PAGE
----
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Just Slowing Down Increases Risk for Heart Attacks and Diabetes

by Dr. Gabe Mirkin, M.D.

Your body is a finely-tuned machine that requires constant movement. A study from the University of Missouri shows that as soon as you start to exercise less than you normally do, your body changes, causing blood sugar and insulin levels to rise; and you develop changes that eventually can lead to diabetes and a heart attack (Med Sci Sports Exerc, February, 2012;44(2):225-31). The American Heart Association recommends that you take at least 10,000 steps per day, equivalent to 30 minutes of walking or slow jogging. The average American takes fewer than 5,000 steps per day.

The subjects in this study regularly took about 13,000 steps per day and exercised for more than 30 minutes a day. Their blood sugars never spiked too high after they ate. They were then told to cut way back on their exercising and stop walking so much. They took fewer than 5000 steps per day. They took the elevator instead of stairs, walked an average of 4,300 steps per day, and exercised for less than three minutes a day. They ate the same amount and types of food. After just three days of reduced activity and the same intake of food, their blood sugar levels one hour after meals increased by almost 100 percent and their insulin levels rose significantly.

The results of this study should encourage you never to stop exercising. When blood sugar levels rise too high, sugar sticks to the outside membranes of cells. Once there, it can never be removed. The sugar is converted eventually to sorbitol, which destroys the cells to cause every known side effect of diabetes: blindness, deafness, heart attacks, strokes, loss of feeling, impotence, kidney failure and so forth.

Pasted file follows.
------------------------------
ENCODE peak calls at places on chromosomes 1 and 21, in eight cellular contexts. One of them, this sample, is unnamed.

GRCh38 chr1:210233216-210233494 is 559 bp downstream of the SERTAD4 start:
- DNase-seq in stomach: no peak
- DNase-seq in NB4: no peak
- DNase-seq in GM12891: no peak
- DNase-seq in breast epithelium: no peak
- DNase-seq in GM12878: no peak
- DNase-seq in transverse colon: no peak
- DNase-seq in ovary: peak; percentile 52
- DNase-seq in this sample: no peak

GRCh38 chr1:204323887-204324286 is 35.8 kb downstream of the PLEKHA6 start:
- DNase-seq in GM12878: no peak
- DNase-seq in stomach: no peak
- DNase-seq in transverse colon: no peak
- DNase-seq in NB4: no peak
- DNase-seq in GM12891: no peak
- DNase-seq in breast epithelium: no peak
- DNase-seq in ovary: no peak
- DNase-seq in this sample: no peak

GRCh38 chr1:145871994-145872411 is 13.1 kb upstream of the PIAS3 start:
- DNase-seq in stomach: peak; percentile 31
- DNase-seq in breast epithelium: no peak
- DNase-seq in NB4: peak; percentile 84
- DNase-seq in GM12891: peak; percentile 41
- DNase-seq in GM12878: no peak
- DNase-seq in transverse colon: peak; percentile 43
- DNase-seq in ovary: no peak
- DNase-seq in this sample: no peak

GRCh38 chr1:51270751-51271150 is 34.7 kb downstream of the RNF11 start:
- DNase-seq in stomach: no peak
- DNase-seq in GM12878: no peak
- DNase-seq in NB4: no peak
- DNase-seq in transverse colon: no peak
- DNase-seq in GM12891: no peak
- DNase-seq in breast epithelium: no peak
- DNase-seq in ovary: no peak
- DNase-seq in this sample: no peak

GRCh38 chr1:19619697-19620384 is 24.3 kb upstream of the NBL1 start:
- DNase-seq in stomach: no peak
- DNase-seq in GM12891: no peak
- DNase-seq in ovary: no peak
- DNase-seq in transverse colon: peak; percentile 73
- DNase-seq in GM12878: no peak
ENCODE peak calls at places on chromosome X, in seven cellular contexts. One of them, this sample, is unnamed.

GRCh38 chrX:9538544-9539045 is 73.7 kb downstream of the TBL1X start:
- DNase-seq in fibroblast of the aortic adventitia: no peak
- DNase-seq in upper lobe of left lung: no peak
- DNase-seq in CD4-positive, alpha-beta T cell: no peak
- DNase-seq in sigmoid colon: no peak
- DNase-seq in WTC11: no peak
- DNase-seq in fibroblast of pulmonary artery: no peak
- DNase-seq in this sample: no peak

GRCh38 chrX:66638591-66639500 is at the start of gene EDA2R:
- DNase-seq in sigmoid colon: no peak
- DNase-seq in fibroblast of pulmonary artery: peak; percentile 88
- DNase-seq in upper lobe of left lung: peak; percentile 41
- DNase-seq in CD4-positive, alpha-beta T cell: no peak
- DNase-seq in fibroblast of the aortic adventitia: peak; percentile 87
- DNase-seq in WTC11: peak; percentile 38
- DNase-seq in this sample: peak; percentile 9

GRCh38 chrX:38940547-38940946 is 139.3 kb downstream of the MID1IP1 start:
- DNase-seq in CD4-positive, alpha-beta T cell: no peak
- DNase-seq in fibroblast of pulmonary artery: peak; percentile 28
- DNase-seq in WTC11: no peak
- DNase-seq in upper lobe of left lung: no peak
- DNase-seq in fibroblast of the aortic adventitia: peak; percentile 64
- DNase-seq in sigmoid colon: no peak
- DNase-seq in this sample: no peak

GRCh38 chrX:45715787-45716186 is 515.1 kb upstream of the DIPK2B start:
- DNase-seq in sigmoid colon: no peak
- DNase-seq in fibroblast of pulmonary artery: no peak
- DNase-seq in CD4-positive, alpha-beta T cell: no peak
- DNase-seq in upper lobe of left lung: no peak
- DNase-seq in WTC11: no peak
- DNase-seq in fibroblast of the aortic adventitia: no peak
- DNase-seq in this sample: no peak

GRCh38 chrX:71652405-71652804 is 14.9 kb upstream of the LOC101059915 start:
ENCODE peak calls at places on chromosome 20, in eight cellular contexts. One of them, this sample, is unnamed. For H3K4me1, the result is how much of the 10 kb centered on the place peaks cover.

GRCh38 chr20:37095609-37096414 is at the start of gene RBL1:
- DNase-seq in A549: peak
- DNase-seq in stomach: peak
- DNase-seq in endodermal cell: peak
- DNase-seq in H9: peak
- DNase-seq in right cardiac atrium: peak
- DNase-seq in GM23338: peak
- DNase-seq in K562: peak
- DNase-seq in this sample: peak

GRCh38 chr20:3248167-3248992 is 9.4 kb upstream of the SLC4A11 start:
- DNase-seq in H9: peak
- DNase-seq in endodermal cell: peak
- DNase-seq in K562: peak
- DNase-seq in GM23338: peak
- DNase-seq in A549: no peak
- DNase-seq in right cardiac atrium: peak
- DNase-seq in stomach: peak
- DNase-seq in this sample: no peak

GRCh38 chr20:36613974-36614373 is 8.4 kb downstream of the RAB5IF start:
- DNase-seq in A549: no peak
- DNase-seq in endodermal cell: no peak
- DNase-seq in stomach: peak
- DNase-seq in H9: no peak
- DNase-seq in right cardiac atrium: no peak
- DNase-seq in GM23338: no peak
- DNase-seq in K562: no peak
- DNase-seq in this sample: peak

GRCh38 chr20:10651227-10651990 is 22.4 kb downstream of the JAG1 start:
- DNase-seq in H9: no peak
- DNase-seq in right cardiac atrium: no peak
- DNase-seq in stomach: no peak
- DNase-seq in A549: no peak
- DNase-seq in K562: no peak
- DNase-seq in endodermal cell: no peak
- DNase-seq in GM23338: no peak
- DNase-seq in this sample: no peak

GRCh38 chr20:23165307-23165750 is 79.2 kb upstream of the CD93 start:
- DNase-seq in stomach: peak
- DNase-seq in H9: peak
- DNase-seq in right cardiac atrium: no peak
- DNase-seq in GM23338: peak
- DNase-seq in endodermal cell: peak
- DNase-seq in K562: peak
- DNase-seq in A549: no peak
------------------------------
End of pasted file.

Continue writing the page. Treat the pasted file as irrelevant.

Resting muscles are dead. They need insulin to draw sugar from the bloodstream into their cells; even then, they do it very poorly. On the other hand, contracting muscles can draw sugar from the bloodstream without needing insulin. This blood-lowering effect is maximal when you are exercising and for up to an hour after you finish. Then it tapers until it completely disappears after 17 hours.

So 17 hours after you finish exercising, your blood sugar starts to rise higher than normal after you eat. Your arteries will not be damaged by high blood sugar levels after just one day of not exercising. However they will be damaged if you continue to avoid exercise.

When your blood sugar levels start to rise higher than normal, your pancreas releases more insulin in an effort to lower your high blood sugar levels. So your blood insulin levels rise. High insulin levels constrict arteries leading to your heart to cause heart attacks. The authors showed that insulin levels rise after just one day of reduced exercising.

Recent data show that the more intensely you exercise, the greater the ability of muscles to prevent blood sugar levels from rising too high. You help to prevent diabetes and heart attacks by contracting your muscles. Keep on moving.

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